225 x 150 mm, 112 pages, 20 colour and 30 b&w illustrations
9781925078893, $19.95, Paperback
Captain James Colnett RN, edited by Allen Mawer
No mariner knew the wide Pacific better than James Colnett, RN. He had sailed with Cook; he had filibustered in the north-west Pacific fur trade (nearly starting a war with Spain in the process); he had made a whaling reconnaissance to the Galapagos Islands. On his last voyage, the journal of which is published here for the first time, he took convicts to Sydney Cove in 1802–03 on HMS Glatton and returned with shipbuilding timber.
Although the journal is an important record of a short-lived experiment using warships as convict transports, its wider interest lies in Colnett’s observations on New South Wales as he found it in 1803. He is probably unique in his inability to discern any redeeming feature in Sydney, not even its harbour. In fact he believed New Zealand a better prospect for a colony in the region. His description of New South Wales as mutinous was prophetic, but that did not translate into support for Governor King in his struggle to control the officers of the New South Wales Corps. To the contrary, Colnett was instrumental in having King recalled.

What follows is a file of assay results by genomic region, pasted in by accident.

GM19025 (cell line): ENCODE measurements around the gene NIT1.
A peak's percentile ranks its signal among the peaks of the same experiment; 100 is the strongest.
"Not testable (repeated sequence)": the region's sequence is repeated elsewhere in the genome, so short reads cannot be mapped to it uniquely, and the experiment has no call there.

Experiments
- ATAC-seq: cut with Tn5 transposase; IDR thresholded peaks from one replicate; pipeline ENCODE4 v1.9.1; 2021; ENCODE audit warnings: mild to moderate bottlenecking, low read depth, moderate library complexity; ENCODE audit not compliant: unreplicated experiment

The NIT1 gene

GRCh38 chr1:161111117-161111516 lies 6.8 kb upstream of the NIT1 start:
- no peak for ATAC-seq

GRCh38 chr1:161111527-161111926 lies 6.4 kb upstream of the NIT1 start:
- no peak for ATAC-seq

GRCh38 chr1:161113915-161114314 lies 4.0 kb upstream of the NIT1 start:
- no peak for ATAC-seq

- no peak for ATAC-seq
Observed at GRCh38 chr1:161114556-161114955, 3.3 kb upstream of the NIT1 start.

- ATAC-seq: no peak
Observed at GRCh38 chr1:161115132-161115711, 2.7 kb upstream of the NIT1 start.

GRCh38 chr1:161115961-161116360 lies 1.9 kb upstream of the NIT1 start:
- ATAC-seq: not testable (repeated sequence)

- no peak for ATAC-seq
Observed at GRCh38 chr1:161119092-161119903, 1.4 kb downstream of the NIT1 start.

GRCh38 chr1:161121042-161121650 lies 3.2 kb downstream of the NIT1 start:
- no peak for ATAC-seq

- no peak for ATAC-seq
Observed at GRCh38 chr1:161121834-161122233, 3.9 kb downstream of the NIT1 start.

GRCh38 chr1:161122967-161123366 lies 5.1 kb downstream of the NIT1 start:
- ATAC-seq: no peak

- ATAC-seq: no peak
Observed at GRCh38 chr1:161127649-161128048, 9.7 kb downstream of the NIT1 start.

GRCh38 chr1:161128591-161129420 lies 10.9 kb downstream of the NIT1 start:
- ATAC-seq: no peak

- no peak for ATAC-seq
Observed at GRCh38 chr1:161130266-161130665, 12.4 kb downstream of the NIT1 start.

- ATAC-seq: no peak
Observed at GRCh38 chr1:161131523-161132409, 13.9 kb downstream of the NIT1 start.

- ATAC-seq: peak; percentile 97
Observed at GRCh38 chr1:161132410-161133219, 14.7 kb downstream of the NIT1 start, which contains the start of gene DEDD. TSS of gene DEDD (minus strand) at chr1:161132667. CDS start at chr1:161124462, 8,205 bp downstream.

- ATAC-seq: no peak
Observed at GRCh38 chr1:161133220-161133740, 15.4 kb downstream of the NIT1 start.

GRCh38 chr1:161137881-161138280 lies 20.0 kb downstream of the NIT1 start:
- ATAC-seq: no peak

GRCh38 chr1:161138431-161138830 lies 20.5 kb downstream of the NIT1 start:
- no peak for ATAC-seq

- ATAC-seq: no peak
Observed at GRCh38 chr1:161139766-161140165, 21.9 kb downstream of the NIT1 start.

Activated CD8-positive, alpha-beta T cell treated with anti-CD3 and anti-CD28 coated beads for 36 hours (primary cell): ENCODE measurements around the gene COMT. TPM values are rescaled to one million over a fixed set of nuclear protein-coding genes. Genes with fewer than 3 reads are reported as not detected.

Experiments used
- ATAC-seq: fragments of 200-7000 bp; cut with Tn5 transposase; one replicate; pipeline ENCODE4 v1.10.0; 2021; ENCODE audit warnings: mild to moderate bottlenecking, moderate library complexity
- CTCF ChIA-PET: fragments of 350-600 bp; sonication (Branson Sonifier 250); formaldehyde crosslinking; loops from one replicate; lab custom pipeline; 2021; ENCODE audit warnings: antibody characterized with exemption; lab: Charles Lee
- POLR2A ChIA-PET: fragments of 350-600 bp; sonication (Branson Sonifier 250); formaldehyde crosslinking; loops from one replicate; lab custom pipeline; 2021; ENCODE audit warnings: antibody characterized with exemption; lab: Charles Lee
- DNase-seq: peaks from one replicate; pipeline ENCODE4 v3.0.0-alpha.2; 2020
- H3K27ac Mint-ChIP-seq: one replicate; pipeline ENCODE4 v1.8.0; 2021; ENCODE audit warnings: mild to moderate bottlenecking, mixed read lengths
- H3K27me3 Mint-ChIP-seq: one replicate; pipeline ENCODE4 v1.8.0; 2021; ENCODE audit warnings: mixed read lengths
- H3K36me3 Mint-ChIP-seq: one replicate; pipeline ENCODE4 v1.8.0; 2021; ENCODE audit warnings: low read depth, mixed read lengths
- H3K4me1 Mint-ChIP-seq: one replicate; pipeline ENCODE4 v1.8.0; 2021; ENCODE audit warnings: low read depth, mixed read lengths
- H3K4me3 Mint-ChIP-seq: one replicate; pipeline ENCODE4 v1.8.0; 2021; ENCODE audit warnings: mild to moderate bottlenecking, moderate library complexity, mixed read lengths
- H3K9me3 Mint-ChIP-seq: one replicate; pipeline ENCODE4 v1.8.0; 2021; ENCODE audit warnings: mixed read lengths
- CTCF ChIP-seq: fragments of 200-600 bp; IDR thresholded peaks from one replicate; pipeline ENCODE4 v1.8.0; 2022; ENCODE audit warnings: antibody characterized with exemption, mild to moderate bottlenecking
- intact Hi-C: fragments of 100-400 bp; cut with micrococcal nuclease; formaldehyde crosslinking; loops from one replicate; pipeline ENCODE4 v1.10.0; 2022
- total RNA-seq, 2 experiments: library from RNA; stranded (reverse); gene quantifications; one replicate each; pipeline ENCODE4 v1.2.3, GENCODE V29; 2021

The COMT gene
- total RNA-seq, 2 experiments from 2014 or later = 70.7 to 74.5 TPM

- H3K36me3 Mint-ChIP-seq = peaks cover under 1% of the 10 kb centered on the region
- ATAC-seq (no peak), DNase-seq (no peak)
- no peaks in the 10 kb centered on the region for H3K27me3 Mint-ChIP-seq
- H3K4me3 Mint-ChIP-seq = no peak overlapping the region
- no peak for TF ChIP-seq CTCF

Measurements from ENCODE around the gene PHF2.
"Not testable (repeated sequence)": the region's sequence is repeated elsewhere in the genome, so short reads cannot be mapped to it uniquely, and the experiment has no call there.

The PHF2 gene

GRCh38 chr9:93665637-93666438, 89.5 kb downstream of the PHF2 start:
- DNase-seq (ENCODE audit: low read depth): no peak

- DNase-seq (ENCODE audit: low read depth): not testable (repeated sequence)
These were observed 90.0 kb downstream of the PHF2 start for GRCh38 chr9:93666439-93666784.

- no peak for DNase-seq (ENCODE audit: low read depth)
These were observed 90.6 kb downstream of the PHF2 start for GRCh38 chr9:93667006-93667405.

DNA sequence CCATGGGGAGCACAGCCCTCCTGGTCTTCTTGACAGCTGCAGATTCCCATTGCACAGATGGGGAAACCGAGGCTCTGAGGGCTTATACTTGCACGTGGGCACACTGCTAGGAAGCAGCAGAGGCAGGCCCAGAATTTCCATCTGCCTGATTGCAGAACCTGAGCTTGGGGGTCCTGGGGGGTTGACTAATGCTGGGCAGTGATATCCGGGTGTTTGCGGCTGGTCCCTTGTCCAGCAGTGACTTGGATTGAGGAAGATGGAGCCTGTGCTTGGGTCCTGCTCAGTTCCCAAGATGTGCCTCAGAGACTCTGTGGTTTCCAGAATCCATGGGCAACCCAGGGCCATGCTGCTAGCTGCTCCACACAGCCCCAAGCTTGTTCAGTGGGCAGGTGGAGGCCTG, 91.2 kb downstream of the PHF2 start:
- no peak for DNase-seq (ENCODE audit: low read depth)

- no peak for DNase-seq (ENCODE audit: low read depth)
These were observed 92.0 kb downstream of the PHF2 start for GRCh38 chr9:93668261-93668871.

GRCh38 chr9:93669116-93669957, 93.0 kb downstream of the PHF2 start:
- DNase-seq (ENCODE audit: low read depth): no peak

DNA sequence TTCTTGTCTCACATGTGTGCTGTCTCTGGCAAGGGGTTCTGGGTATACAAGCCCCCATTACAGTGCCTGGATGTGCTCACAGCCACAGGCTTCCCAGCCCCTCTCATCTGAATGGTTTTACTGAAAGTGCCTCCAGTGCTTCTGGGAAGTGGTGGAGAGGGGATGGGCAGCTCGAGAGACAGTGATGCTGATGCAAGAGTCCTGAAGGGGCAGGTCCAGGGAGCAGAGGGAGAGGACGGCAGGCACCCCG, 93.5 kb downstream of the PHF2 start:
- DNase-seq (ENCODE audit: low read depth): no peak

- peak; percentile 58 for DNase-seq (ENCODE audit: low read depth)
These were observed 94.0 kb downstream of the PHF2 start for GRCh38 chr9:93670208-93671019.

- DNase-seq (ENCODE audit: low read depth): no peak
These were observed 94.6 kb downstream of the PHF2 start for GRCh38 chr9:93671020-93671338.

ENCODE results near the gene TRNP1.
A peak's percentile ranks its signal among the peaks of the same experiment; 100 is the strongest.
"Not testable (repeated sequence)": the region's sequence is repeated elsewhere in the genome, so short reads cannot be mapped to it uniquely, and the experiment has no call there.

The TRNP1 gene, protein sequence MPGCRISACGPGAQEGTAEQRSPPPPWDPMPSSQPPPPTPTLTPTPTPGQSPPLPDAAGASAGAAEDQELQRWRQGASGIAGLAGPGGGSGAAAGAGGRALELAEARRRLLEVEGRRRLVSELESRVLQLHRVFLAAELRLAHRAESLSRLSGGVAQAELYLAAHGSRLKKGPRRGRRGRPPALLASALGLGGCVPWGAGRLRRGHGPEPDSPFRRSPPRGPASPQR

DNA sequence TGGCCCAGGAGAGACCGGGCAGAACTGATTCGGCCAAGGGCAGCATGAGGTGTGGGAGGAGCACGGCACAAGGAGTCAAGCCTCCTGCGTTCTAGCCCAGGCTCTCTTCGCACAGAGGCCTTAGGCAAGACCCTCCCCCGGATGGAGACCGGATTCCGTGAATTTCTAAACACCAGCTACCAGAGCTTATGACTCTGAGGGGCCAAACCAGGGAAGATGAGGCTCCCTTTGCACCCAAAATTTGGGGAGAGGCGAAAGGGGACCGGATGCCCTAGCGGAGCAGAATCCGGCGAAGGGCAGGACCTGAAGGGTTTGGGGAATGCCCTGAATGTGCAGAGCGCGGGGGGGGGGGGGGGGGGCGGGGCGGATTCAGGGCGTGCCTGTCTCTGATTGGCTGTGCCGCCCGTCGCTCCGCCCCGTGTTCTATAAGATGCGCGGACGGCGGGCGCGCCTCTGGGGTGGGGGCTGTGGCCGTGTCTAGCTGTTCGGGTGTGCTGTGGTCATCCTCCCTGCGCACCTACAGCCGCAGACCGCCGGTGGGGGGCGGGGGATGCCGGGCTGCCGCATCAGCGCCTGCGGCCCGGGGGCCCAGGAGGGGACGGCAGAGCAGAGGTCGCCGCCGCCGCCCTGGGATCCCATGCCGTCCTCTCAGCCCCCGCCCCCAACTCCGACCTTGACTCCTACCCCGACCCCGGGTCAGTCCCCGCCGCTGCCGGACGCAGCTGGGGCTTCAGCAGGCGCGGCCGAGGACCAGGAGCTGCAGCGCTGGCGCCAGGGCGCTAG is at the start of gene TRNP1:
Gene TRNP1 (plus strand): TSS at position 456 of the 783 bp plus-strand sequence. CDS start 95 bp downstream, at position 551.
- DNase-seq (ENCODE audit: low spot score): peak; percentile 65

Ironically, King was replaced by a man who already had a bad record with mutineers: Captain Bligh of the Bounty would become Governor Bligh of the Rum Rebellion.
Granville Allen Mawer is an independent historian who refuses to be typecast. His major works, several of which have been shortlisted for Premier’s Awards and other important prizes, range from maritime and colonial history to local history and biography. He has been favourably reviewed in the Times Literary Supplement, the New York Times Book Review and the Australian Book Review. In 2011 Rosenberg published Diary of a Spitfire Pilot, his tribute to his father, who was killed in 1943 and after whom he is named.